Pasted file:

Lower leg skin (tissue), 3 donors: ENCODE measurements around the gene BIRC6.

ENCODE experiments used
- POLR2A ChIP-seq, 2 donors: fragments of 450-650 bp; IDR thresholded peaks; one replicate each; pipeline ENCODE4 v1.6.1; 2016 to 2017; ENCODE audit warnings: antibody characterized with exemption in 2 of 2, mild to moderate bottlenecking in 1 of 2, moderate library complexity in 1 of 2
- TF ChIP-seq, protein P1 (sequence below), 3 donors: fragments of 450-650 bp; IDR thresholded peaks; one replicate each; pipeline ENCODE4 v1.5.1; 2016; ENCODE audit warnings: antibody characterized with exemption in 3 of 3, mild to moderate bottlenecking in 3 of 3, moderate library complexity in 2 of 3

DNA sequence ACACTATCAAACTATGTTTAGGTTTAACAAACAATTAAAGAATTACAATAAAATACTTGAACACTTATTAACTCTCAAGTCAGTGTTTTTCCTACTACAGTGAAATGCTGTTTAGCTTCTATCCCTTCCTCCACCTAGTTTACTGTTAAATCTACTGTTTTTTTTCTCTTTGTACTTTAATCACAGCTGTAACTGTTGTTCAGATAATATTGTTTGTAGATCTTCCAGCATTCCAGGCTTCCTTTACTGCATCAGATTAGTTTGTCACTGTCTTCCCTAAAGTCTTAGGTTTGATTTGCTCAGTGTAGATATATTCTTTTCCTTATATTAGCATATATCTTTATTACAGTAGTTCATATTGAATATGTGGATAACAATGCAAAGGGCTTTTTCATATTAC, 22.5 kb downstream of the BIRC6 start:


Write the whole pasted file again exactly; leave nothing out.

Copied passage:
Lower leg skin (tissue), 3 donors: ENCODE measurements around the gene BIRC6.

ENCODE experiments used
- POLR2A ChIP-seq, 2 donors: fragments of 450-650 bp; IDR thresholded peaks; one replicate each; pipeline ENCODE4 v1.6.1; 2016 to 2017; ENCODE audit warnings: antibody characterized with exemption in 2 of 2, mild to moderate bottlenecking in 1 of 2, moderate library complexity in 1 of 2
- TF ChIP-seq, protein P1 (sequence below), 3 donors: fragments of 450-650 bp; IDR thresholded peaks; one replicate each; pipeline ENCODE4 v1.5.1; 2016; ENCODE audit warnings: antibody characterized with exemption in 3 of 3, mild to moderate bottlenecking in 3 of 3, moderate library complexity in 2 of 3

DNA sequence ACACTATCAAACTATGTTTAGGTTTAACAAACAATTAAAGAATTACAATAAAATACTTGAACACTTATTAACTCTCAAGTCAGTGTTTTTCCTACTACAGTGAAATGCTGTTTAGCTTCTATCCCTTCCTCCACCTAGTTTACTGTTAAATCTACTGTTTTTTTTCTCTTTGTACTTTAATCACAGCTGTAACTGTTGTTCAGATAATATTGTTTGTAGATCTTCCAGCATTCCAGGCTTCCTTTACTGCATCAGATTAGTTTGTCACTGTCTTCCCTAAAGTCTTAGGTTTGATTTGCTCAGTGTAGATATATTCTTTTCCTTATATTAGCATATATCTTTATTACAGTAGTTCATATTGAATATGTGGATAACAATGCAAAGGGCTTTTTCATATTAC, 22.5 kb downstream of the BIRC6 start: